May 7, 2020
Ahead of the 4th Internet of Manufacturing Midwest conference, Transforma Insights partnered with Internet of Business to survey enterprises’ approaches to, and perspectives of, IoT deployment. Unlike most surveys, we opted to ask open-ended questions, with free-text spaces. By doing so we hoped to understand what was really dominating the thinking of companies as they roll out IoT.
The good news is that over 80% of the companies are already active in IoT. This correlates nicely with some of Transforma Research’s previous work. Almost every company has dipped a toe in the water of IoT.
We also asked about the nature of the deployments. Given that the respondent base was skewed towards the manufacturing sector, unsurprisingly, 55% of the organizations which had already deployed, are focused predominantly on OT and traditional industrial deployments. The remaining 45% can be considered more IT or Cloud-focused, with an emphasis on data management.
Asked about their main motivations for deploying IoT, the respondents fell clearly into two camps. Over 50% are focused on improving the customer experience, while almost 40% are using IoT as a way to reduce costs. This is the first surprise in the results; historically, the majority of IoT projects have been driven by a cost savings goal. This perhaps reflects that the audience is more proactive than IoT users are found to be in general.
The first relates to finance. Almost half of the respondents quoted challenges with quantifying the ROI and the overall cost of projects. According to some research recently undertaken by Transforma Insights, typical IoT projects see ROI in just 18 months (https://transformainsights.com/blog/iot-projects-risk-aversion). Either respondents have already exhausted the low-hanging fruit of IoT or vendors need to do a better job communicating the benefit or perhaps supporting with financing.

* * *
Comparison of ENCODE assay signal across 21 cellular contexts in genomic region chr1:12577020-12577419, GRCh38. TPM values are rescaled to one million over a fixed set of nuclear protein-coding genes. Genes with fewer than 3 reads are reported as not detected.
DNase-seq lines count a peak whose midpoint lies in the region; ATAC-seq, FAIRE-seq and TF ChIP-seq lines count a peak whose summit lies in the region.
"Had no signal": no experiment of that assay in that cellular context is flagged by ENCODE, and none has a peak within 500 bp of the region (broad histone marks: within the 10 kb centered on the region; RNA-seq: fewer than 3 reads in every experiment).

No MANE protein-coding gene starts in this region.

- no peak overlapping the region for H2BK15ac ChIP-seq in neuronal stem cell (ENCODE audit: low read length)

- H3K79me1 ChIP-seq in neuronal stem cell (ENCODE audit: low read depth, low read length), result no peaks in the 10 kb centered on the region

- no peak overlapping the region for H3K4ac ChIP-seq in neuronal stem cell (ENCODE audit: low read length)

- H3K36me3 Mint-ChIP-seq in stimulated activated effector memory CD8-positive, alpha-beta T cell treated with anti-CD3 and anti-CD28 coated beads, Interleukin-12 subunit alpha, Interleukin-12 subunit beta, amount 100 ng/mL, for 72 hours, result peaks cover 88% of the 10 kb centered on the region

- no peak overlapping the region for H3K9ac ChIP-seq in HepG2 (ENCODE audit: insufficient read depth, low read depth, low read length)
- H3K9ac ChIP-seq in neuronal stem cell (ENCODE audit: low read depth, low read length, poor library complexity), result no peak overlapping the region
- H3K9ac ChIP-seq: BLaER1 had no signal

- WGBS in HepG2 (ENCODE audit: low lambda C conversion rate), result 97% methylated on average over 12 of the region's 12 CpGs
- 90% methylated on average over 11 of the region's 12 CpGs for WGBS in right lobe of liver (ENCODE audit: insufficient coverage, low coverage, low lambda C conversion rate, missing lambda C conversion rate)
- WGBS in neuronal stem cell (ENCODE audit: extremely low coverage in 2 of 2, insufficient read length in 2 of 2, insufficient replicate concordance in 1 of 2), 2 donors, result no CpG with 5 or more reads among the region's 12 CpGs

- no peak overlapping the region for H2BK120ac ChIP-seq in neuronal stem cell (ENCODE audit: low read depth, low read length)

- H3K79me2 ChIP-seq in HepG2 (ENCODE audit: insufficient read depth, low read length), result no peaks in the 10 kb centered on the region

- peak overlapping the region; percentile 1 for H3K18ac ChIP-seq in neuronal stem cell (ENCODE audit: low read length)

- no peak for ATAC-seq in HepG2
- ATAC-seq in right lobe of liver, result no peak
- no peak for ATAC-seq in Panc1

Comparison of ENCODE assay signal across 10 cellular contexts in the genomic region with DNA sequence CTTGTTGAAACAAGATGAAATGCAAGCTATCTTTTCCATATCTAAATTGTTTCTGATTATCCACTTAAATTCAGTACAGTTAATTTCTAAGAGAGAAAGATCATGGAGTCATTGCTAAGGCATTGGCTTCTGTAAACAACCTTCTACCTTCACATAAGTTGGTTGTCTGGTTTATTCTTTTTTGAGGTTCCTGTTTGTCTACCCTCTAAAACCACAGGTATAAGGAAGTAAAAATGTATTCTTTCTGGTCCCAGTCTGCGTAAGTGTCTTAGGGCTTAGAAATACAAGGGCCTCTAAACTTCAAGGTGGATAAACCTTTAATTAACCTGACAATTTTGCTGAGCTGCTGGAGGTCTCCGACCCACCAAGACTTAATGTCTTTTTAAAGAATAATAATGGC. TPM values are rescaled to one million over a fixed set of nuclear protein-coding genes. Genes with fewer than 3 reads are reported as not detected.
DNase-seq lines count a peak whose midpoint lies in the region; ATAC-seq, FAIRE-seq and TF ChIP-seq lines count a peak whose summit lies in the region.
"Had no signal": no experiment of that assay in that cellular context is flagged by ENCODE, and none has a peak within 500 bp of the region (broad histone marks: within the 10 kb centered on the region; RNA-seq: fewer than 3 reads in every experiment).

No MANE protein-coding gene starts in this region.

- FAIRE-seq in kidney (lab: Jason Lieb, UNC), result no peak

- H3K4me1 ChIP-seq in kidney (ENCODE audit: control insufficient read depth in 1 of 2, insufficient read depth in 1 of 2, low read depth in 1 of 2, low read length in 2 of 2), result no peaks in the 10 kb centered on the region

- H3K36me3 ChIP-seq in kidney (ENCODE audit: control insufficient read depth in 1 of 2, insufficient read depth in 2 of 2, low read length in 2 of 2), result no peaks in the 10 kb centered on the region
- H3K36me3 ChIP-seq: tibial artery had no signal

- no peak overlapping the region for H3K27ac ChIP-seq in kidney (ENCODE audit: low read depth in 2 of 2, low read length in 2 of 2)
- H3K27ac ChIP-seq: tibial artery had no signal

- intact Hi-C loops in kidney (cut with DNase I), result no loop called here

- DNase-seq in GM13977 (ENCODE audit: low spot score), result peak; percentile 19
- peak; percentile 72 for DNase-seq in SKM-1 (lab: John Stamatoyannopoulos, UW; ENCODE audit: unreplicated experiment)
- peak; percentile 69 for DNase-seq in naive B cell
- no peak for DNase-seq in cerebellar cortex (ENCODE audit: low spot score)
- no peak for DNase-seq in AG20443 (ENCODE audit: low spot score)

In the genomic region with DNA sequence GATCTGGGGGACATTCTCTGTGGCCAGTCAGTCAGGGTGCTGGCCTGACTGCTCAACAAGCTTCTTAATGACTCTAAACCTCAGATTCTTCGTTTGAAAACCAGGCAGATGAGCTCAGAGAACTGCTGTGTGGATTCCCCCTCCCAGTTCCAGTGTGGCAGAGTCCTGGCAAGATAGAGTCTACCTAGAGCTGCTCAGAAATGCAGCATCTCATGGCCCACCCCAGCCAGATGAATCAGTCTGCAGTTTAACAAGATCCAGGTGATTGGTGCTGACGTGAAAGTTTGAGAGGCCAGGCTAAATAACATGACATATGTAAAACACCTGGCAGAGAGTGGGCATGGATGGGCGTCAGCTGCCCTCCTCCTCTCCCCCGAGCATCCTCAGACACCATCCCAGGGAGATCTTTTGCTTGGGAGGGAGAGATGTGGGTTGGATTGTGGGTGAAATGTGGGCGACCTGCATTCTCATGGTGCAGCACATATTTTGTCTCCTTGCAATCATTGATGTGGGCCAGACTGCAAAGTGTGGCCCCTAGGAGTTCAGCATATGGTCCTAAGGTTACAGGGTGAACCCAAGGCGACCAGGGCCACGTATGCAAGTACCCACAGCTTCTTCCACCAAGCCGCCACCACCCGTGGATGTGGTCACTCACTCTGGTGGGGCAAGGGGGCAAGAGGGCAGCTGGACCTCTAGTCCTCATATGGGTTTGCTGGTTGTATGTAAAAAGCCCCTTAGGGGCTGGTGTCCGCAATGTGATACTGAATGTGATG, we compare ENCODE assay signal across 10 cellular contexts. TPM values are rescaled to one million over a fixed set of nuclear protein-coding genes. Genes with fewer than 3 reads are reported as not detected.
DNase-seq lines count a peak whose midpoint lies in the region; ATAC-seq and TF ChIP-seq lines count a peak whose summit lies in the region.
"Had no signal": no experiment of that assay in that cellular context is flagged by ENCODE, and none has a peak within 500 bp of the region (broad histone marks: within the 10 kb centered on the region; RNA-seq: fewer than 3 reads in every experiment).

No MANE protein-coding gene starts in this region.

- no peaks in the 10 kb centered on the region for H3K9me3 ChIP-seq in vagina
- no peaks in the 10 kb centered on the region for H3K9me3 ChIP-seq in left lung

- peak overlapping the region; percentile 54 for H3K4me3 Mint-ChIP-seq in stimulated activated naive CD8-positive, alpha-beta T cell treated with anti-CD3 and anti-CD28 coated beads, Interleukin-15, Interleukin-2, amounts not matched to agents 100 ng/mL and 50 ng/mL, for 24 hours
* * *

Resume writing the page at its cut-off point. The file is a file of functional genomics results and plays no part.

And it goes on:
The second relates to internal organization, e.g. levels of understanding amongst senior executives, the ability to get buy-in for projects and the ability to actually push through projects within the organization. This is very common. Typically it is internal factors that are the biggest hurdle to overcome, particularly as IoT deployments become more complex and transformational. The fact that this does not register as more significant is illustrative that respondents have, in large part, yet to move beyond justifying the ROI of relatively simple projects.
A major part of the challenge of rolling out IoT relates to responsibility. It is all too easy to have a scatter-gun approach to IoT projects, running proofs-of-concept and deploying simple applications without thinking strategically in terms of what the overall company plan is for IoT. We asked our respondents to state which parts of the organization make major decisions about IoT projects. Responsibility was surprisingly fragmented. The most common single response was that ownership of IoT was spread across multiple parts of the business. For those who were more specific, 30% noted that it was existing IT, engineering and R&D capabilities that were in charge. 15% mentioned specific technology or digital transformation business units. In less than 10% of cases do respondents state that the CEO is responsible. This is slightly worrying, as one of the emerging themes from much of the work that Transforma Insights does, is the need for enterprises to have strong C-level leadership driving IoT. The lack of that points, again, to deployments being focused on easy wins.
The survey also asked about which vendors would be top of the respondent’s list to contact when thinking of deploying a new IoT project. Responses were diverse, but Microsoft scored highest, with other usual suspects of AWS, IBM and Nokia and systems integrators including Tata Consulting Services.
Our final question related to how the respondents keep up to date with the latest technology trends. Horizon-scanning is critical in IoT, with new transformational developments happening regularly. Keeping pace with the latest developments is critical. The single most commonly quoted source was conferences, which we’re sure will delight our friends at the Internet of Business! It was noticeable that there were a lot of different sources mentioned. The other most commonly chosen were professional networks, websites and fora, and analysts. Other significant mentions were for trade press, trade bodies (such as GSMA or IEEE) and vendors.
The results of this survey and much more research that has been undertaken by Transforma Insights on the IoT market will be shared with the attendees of the Internet of Manufacturing Midwest 2020 Conference.